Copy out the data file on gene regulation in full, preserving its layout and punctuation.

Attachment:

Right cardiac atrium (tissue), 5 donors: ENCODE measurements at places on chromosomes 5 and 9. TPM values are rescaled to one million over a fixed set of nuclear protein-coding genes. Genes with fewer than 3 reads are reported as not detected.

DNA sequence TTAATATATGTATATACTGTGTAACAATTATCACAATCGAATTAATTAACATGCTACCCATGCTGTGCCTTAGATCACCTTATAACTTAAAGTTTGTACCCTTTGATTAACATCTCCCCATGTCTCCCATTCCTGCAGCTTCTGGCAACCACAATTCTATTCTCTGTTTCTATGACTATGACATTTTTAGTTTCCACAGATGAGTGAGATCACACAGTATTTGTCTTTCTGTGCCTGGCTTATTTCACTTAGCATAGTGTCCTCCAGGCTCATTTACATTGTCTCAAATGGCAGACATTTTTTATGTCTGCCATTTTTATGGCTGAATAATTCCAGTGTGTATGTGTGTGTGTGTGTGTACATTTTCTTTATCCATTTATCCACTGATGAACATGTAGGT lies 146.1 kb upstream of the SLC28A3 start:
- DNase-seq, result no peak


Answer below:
Right cardiac atrium (tissue), 5 donors: ENCODE measurements at places on chromosomes 5 and 9. TPM values are rescaled to one million over a fixed set of nuclear protein-coding genes. Genes with fewer than 3 reads are reported as not detected.

DNA sequence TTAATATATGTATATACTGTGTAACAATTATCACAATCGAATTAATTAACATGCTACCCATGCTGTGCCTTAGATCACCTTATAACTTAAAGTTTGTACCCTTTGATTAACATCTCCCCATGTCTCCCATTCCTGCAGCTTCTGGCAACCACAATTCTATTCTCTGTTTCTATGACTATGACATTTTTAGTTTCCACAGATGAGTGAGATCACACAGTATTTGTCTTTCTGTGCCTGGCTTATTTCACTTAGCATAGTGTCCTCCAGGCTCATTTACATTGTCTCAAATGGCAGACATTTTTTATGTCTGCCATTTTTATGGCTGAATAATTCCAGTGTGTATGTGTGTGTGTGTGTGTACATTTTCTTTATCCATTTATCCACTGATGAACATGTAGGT lies 146.1 kb upstream of the SLC28A3 start:
- DNase-seq, result no peak